Recent articles by Anne Holden
February 10, 2014
Scientists at the UCSF-affiliated Gladstone Institutes have found a way to efficiently edit the human genome one letter at a time, paving the way for therapies that cure disease.
December 11, 2013
Renowned Alzheimer’s researcher and founding president of the UCSF-affiliated Gladstone Institutes, Robert Mahley, MD, PhD, has received a Seeding Drug Discovery Award from the Wellcome Trust.
November 11, 2013
Researchers at the UCSF-affiliated Gladstone Institutes have discovered how the activation of specific stretches of DNA control the development of uniquely human characteristics.
October 22, 2013
Lennart Mucke, MD, who directs neurological research at the Gladstone Institutes, next week will receive the ARCS Foundation’s 2013 Pacesetter Award.
September 30, 2013
Three Gladstone scientists have won research awards from divisions of the National Institutes of Health equaling an approximate total of $12.5 million over five years for their groundbreaking research to overcome HIV/AIDS.
August 08, 2013
A team of investigators led by UCSF and the Gladstone Institutes has found a way to map an enzyme’s underlying molecular machinery, revealing patterns that could allow them to predict how an enzyme behaves – and what happens when this process disrupted.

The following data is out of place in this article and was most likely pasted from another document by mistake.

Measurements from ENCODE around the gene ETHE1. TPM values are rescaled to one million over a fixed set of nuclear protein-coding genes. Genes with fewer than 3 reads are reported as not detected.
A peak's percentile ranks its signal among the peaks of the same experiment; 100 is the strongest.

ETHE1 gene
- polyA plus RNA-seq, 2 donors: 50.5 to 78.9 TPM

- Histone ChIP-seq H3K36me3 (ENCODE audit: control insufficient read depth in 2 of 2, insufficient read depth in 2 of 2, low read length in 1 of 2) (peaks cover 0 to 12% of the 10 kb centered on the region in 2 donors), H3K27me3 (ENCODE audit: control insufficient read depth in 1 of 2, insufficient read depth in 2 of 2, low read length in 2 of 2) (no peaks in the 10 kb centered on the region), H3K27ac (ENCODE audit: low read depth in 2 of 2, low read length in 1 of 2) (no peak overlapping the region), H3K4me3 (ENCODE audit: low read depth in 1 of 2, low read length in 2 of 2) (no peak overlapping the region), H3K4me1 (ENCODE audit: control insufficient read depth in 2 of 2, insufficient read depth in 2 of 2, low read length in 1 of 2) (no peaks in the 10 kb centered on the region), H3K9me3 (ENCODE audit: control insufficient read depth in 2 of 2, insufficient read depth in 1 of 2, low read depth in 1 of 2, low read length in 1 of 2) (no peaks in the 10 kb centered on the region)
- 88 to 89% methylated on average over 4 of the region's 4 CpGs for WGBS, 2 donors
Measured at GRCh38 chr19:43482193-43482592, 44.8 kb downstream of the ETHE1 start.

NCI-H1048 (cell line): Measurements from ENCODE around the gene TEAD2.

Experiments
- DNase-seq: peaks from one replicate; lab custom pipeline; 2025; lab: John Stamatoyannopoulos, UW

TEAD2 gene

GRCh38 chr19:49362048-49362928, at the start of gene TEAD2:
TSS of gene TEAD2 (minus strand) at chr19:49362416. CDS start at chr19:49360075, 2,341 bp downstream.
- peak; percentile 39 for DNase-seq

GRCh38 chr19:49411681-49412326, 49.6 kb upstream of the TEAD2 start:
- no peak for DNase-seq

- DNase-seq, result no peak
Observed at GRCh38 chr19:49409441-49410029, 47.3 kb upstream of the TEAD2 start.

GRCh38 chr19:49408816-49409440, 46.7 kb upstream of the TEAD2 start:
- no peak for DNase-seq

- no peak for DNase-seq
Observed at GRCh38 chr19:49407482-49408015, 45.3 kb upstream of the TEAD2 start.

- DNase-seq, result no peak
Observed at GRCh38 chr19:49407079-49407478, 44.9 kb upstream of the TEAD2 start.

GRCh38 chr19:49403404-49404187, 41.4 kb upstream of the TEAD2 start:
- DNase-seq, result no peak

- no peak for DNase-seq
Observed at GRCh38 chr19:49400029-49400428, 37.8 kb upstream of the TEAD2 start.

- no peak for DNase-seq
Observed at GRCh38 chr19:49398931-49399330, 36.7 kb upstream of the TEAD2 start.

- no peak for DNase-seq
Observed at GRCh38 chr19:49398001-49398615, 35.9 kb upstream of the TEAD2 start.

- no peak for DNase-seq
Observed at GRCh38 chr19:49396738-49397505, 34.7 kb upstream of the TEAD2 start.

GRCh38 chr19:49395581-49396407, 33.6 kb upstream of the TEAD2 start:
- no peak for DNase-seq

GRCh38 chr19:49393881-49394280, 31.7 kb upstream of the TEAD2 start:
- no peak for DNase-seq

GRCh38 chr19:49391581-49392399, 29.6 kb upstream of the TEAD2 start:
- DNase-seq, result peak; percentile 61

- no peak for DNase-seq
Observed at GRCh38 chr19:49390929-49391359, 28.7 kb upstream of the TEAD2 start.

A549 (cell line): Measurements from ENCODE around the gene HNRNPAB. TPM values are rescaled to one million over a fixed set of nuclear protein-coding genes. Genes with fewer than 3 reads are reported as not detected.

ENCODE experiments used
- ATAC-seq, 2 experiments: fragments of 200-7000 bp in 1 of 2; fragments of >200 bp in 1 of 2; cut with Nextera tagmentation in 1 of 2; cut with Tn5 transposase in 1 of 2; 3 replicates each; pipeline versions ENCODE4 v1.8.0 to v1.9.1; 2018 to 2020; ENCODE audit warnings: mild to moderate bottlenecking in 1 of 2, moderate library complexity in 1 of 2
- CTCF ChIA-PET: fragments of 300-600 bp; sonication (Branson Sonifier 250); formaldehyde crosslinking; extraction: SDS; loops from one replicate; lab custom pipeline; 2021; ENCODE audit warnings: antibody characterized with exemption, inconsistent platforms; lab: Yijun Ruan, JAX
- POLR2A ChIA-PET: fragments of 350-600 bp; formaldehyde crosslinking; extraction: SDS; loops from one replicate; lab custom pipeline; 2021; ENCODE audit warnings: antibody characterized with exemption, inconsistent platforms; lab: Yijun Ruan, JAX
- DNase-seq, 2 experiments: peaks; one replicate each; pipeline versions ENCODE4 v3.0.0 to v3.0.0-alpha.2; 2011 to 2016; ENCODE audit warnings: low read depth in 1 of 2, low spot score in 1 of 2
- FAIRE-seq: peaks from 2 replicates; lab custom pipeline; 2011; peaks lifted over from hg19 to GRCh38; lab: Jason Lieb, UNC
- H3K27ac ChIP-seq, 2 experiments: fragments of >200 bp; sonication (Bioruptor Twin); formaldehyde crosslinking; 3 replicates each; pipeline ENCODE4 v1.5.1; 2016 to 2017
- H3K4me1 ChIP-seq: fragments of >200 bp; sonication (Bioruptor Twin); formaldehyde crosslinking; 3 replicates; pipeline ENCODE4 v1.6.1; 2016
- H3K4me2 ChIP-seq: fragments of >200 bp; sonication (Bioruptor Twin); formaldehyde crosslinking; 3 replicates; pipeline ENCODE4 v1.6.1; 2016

July 03, 2013
The ability to form blood vessels is one of evolution’s crowning achievements. Now, scientists at the Gladstone Institutes have identified the molecular signals that direct the process of committing endothelial cells to become arteries or veins during embryonic development.
June 27, 2013
Using an innovative brain-tracing technique, scientists have found a way to untangle the complex connections that influence specific brain functions.
April 01, 2013
Scientists at the UCSF-affiliated Gladstone Institutes have discovered that a certain type of DNA damage long thought to be particularly detrimental to brain cells can actually be part of a regular, non-harmful process.
December 20, 2012
Scientists at the Gladstone Institutes have mapped the molecular mechanism by which a virus known as cytomegalovirus (CMV) so successfully infects its hosts. This discovery paves the way for new research avenues aimed at fighting this and other seemingly benign viruses that can turn deadly.